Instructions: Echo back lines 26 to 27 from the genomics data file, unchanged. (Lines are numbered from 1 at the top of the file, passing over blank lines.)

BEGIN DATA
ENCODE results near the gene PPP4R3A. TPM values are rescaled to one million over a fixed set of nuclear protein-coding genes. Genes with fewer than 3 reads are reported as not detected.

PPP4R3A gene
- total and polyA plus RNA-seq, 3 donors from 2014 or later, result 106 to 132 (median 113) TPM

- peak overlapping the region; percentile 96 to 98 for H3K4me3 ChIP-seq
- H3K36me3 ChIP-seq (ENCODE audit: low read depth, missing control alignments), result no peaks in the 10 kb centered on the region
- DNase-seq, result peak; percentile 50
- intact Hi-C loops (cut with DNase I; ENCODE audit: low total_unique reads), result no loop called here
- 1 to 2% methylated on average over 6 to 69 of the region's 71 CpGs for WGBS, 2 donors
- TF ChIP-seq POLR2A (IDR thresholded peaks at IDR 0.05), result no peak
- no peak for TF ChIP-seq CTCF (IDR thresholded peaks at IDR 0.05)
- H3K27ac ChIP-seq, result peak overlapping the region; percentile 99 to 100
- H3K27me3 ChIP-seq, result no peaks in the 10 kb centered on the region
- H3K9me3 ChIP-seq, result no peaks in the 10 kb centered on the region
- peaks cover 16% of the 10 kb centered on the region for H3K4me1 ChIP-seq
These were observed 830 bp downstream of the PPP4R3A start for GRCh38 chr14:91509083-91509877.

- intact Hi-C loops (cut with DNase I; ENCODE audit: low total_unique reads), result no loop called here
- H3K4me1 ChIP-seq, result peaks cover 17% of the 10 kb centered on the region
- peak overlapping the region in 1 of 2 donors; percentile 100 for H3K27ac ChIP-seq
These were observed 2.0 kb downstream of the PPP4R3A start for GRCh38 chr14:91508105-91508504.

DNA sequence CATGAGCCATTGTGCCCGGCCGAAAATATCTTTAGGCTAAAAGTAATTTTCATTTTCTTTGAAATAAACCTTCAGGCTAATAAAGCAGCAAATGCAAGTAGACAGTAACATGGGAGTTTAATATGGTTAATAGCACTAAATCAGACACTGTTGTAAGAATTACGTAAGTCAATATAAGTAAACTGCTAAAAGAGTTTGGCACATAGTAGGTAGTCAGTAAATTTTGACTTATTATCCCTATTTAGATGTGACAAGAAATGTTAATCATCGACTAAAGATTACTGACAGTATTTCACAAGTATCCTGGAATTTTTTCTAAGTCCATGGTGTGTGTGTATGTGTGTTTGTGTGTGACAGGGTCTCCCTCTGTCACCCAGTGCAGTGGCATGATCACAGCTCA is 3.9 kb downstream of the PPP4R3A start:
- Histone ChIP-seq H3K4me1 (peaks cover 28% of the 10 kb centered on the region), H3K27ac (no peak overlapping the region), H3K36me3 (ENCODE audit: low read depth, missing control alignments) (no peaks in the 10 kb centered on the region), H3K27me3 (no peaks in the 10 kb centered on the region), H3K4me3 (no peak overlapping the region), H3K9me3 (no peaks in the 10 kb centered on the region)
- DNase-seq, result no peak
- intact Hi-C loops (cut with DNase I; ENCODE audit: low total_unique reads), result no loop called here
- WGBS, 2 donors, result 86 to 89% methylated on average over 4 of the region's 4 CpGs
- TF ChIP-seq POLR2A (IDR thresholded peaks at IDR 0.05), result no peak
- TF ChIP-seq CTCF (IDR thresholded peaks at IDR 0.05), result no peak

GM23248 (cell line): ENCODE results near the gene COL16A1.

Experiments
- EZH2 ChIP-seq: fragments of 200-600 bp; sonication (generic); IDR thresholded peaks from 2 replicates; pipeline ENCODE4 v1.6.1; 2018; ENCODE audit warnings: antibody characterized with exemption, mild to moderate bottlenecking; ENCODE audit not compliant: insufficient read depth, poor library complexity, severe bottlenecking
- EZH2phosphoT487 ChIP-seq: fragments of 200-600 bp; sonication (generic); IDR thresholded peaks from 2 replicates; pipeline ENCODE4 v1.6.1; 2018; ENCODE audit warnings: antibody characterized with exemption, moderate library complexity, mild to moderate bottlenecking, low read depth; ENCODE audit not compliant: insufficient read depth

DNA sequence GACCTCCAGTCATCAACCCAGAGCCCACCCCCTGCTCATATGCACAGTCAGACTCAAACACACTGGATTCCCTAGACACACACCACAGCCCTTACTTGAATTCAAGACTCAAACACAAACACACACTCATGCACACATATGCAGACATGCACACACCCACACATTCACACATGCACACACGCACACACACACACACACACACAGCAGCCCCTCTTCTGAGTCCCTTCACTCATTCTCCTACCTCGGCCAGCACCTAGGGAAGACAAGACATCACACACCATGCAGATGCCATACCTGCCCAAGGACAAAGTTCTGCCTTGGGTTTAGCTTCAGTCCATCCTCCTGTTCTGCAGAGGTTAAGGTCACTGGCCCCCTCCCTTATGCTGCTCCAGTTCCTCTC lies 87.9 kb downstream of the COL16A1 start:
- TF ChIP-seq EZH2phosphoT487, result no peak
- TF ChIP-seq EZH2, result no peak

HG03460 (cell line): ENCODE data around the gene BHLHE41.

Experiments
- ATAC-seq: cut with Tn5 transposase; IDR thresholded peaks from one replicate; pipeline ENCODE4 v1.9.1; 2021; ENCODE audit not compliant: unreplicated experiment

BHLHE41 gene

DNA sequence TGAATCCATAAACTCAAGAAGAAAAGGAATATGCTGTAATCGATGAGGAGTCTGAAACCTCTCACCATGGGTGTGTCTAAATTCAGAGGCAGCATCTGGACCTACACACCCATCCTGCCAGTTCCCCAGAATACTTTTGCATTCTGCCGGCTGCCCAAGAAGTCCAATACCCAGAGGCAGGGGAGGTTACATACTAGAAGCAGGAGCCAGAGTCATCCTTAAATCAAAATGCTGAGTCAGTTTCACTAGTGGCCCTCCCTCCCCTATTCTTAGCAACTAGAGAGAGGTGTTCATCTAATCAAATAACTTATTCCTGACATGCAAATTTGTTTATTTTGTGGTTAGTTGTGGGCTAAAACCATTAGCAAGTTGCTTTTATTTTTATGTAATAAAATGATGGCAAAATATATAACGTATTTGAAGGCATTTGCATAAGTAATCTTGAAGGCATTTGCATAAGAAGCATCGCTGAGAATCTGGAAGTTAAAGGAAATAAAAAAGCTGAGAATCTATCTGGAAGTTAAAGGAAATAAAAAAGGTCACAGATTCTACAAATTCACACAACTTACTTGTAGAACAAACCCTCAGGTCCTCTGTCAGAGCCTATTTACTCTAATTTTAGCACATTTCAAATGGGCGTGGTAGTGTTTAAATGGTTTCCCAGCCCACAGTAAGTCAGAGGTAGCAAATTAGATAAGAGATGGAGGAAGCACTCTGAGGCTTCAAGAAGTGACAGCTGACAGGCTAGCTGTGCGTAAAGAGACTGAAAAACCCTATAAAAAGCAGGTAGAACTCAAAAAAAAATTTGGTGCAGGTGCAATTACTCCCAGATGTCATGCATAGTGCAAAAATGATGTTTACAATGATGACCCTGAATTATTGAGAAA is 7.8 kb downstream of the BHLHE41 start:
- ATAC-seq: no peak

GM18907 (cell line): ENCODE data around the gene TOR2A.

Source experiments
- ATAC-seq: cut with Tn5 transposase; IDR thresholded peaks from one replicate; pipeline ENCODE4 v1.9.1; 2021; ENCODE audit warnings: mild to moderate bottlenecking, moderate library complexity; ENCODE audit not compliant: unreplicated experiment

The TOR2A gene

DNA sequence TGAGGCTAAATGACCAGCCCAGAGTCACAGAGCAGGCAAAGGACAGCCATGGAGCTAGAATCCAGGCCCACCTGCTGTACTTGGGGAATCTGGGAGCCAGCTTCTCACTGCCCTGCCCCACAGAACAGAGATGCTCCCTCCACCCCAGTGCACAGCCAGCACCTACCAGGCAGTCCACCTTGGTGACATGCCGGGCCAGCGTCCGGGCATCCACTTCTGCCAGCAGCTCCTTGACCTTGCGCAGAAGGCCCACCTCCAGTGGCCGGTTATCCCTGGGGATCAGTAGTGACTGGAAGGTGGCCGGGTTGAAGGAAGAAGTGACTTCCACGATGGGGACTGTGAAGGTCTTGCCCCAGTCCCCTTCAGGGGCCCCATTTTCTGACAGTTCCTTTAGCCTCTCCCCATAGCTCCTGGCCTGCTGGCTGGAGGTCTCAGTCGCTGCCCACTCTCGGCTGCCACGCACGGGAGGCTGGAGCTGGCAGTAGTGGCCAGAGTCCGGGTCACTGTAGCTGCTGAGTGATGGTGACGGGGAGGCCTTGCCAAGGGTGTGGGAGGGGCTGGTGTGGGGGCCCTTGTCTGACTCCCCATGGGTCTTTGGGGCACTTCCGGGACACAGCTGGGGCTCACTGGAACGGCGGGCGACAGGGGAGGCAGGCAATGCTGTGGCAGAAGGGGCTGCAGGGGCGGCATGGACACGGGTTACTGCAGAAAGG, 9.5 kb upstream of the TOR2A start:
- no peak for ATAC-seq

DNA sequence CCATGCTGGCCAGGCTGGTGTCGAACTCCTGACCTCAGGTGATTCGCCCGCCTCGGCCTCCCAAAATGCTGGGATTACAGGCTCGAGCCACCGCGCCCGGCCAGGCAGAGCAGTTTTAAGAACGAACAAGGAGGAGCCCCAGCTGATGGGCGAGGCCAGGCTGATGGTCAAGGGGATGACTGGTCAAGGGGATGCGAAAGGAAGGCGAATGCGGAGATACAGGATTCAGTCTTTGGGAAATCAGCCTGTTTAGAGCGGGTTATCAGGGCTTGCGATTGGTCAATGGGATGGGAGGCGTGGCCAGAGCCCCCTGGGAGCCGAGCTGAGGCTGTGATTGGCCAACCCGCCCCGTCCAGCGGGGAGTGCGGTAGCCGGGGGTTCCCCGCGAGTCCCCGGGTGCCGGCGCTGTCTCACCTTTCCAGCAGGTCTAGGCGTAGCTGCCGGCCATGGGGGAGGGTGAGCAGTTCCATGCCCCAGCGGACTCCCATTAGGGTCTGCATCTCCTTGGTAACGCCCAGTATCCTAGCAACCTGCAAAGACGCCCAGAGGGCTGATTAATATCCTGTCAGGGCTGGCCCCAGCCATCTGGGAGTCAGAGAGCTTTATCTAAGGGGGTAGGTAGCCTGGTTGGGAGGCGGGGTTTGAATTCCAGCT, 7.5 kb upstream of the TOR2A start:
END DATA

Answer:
- TF ChIP-seq CTCF (IDR thresholded peaks at IDR 0.05), result no peak

GM23248 (cell line): ENCODE results near the gene COL16A1.